What’s Bali’s currency?
Bali uses Indonesian Rupiah (IDR) as its currency. It’s a good idea to take enough for at least your first few days in Bali, so you can arrange transport from the airport and keep yourself fed and housed until you can withdraw more cash. $100 USD per person should be enough – but how much is that in IDR?
What’s the exchange rate for Indonesia Rupiah?
Use the following converter to work out the exchange rate between your home currency and Indonesian Rupiah:
Tips and tricks for withdrawing, using and exchanging money in Bali
Withdrawing money is generally easy in Bali, especially in the southern region. Popular areas like Kuta, Seminyak, and Ubud have ATMs and currency exchange kiosks on every corner, so accessing your cash in Bali should be no trouble.
But what about the other regions of the island? Are there any places where it’s difficult to find an ATM and, if so, what can you do about it? And what about those transaction fees – is there any way to cut the cost of withdrawing cash abroad?
Read on for our top tips and tricks for withdrawing, using and exchanging money in Bali.
Withdrawing money in Bali
Withdrawing money in Bali is easy in the south, as there are ATMs everywhere in the popular tourist spots. Bank fees and transaction charges can add up, however, which can eat into your budget if you aren’t careful. So how can you keep costs down when withdrawing money on the island, and is there anywhere you might struggle to find an ATM?
Withdraw as much as possible each time you visit the ATM
If you use an ATM in Bali, you’ll be charged an international transaction fee. This can cost anything up to $5 USD, not including any extra fees your bank may charge you.
The international transaction fee is usually a fixed amount and is the same whether you withdraw $50 or $500. To avoid paying the fee over and over again, withdraw as much money as you can each time you visit the ATM. Just remember to keep your money safe and securely locked up during your trip, and don’t walk around with large amounts of cash on you.
If you’re travelling outside of Bali’s southern region…
Although ATMs are easy to find in the south, other regions of Bali may not have places to withdraw cash. This is especially true of the northern regions, even in touristy spots like Amed and Tulamben. Think you can pay with your credit card? Don’t be so sure! Although many hotels and restaurants in the south accept credit card payments, this method of payment is usually not available in smaller towns. If you’re travelling off the beaten path in Bali, it’s a good idea to plan accordingly and make sure you have plenty of cash with you.
Using a travel card in Bali
In many cases, loading up a travel card and using that to withdraw cash is a good way of avoiding excessive ATM fees. Unfortunately, although this may work well in other countries it isn’t a cost-effective option in Bali and the ATM fees will still apply.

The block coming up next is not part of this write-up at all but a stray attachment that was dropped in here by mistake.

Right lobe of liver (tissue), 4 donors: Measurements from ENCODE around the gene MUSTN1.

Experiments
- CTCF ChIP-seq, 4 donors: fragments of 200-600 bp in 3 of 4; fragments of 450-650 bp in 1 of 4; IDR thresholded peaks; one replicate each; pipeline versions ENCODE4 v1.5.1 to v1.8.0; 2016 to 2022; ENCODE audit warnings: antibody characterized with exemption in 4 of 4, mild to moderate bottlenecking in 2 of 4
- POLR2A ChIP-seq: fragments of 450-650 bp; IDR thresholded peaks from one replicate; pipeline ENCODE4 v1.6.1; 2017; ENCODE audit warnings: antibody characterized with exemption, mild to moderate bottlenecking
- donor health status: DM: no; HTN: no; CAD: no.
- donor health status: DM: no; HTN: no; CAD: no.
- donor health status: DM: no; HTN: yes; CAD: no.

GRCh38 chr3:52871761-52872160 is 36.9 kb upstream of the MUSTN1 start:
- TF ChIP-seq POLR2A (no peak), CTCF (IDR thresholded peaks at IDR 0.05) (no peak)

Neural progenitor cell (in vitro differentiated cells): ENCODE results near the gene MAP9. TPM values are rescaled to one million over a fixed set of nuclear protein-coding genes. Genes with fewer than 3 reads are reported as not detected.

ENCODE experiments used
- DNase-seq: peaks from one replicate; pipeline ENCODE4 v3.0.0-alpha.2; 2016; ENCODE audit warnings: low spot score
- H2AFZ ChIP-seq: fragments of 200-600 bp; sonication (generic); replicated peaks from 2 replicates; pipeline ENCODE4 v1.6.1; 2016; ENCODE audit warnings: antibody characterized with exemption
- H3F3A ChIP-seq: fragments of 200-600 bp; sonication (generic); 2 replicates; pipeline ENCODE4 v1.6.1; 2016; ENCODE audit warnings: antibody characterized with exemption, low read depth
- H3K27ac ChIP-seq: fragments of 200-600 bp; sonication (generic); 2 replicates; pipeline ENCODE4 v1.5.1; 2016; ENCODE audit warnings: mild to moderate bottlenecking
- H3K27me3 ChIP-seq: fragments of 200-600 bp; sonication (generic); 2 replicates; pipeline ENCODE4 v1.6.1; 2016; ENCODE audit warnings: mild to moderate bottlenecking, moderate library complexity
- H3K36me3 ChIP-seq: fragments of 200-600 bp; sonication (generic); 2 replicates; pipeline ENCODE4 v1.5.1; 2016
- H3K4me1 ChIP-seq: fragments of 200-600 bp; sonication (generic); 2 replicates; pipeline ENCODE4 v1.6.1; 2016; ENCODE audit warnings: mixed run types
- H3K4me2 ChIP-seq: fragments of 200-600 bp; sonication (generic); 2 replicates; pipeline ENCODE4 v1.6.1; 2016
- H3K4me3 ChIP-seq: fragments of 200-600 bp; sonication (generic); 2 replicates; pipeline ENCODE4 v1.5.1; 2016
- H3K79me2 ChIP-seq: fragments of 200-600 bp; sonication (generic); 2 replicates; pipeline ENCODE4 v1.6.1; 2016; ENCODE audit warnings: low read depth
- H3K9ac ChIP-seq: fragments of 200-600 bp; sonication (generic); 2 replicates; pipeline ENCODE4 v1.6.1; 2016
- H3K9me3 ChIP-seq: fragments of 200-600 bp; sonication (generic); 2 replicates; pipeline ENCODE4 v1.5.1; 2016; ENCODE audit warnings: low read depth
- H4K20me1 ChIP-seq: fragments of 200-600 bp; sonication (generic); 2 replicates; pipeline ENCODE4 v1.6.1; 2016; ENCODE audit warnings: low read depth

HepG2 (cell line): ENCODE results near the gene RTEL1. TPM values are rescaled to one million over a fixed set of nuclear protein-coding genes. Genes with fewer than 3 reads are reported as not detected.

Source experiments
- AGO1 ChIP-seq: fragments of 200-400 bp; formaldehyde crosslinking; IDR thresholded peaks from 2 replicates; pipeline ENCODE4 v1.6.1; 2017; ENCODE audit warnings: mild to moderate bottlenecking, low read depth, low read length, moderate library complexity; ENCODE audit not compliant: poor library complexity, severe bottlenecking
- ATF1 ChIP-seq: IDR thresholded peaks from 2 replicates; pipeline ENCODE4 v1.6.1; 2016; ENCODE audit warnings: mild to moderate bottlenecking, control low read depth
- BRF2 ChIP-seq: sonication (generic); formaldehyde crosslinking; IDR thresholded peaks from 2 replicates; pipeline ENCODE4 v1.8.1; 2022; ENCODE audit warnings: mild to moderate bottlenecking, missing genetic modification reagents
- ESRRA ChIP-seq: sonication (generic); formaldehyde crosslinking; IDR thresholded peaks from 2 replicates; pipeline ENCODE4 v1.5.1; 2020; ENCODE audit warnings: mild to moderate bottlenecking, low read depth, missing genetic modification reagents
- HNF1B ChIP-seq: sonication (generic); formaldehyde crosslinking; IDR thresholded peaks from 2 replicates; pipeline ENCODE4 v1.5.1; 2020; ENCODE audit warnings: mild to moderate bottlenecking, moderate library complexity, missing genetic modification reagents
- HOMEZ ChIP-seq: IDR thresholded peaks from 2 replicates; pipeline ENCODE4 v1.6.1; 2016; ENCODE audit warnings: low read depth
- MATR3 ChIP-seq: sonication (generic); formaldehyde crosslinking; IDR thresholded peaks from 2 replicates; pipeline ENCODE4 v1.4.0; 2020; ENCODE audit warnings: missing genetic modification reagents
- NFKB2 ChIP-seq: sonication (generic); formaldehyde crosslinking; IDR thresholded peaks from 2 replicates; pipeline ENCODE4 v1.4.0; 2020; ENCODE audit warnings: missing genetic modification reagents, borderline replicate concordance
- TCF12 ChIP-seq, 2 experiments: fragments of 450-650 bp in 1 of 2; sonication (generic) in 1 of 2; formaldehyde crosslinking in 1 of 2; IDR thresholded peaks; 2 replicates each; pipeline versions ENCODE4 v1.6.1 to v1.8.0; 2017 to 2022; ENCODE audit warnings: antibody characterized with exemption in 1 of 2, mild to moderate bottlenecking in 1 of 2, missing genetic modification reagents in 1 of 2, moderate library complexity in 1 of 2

However, carrying a travel card in Bali is a good idea nonetheless. If there is a problem with your regular debit or credit card, you’ll be thankful to have another way of withdrawing money!
Exchanging money in Bali
Currency exchange shops are easy to find in Bali’s popular travel destinations, so changing your home currency to IDR is simple. However, be careful about which services you use, as Bali is notorious for exchange scams!
How to avoid currency exchange scams in Bali
If it seems too good to be true, it probably is!
When looking for somewhere to exchange money in Bali, you’ll notice that most shops have similar rates. Every now and then, however, you may notice a kiosk with incredible rates that are way more generous than everywhere else. Don’t hurry to hand over your money though – this is a trick to lure in tourists and you may find yourself leaving with a lot fewer Rupiah than you bargained for.
So, how does this scam work?
Most dodgy exchange shops will con you with a simple sleight-of-hand trick. The cashier will usually count out the money in front of you before handing it to you in an envelope. When you get out of the shop and count your money, however, you may notice you have quite a bit missing. This is because the cashier will slip a wad of notes back into the till before giving you the rest – sneaky!
How can you avoid falling victim to a currency exchange scam?
- Avoid shops with unusually generous exchange rates
- Calculate how much you should receive before you go in
- Ask about any extra fees and charges
- Count your money before leaving the shop and don’t hand it back to the cashier after you have done so!
Do’s and don’ts for using money in Bali
DO: Carry cash as often as possible
Although it’s possible to pay with your credit card in hotels and restaurants down south, this service is not universally available. It is always advisable to have cash on you, especially if you’re travelling outside of Bali’s southern region.
DO: Carry clean, crisp notes
If you want to exchange money in Bali, make sure you have crisp clean notes with you. Some exchange places will refuse bills that are dirty or crumpled or will offer you a lower exchange rate for them.
Do: Break those big bills
ATMs will often dispense money in 100,000 Rupiah notes (worth approximately $7 USD). These can be difficult for small businesses to change, especially if you are travelling to small towns and rural areas. It’s a good idea to break those big bills as soon as possible to avoid difficulties. The best places to do this are convenience stores like Coco Mart or Circle K, where you can stock up on 50,000 and 20,000 IDR notes.
DON’T: Forget your card!
ATMs in Bali will dispense your cash before they return your card. This can throw a lot of people and many walk off before they’ve collected their card! Make sure you have everything with you before you leave to avoid unnecessary stress during your trip.